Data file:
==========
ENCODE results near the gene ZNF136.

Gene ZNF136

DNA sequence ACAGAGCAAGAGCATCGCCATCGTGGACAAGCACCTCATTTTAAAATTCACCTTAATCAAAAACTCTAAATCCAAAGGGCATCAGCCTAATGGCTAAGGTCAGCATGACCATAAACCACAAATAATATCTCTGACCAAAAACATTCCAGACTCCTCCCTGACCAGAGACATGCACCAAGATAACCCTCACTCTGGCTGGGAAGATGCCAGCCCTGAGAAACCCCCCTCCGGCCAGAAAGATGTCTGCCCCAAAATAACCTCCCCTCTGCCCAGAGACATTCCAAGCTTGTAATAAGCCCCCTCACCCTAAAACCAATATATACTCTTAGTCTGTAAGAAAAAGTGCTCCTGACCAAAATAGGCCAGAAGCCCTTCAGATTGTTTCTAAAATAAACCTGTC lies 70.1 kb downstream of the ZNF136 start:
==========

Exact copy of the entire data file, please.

ENCODE results near the gene ZNF136.

Gene ZNF136

DNA sequence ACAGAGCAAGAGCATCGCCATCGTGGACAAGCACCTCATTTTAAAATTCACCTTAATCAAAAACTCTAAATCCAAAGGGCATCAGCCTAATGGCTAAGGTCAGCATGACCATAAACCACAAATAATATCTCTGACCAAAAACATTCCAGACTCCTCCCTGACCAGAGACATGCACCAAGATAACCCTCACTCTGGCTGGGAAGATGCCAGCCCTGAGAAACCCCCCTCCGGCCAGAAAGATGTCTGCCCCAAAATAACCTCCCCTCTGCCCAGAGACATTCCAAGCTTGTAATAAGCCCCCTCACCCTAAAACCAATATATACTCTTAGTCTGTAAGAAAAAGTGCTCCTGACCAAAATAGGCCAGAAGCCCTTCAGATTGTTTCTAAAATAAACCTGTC lies 70.1 kb downstream of the ZNF136 start: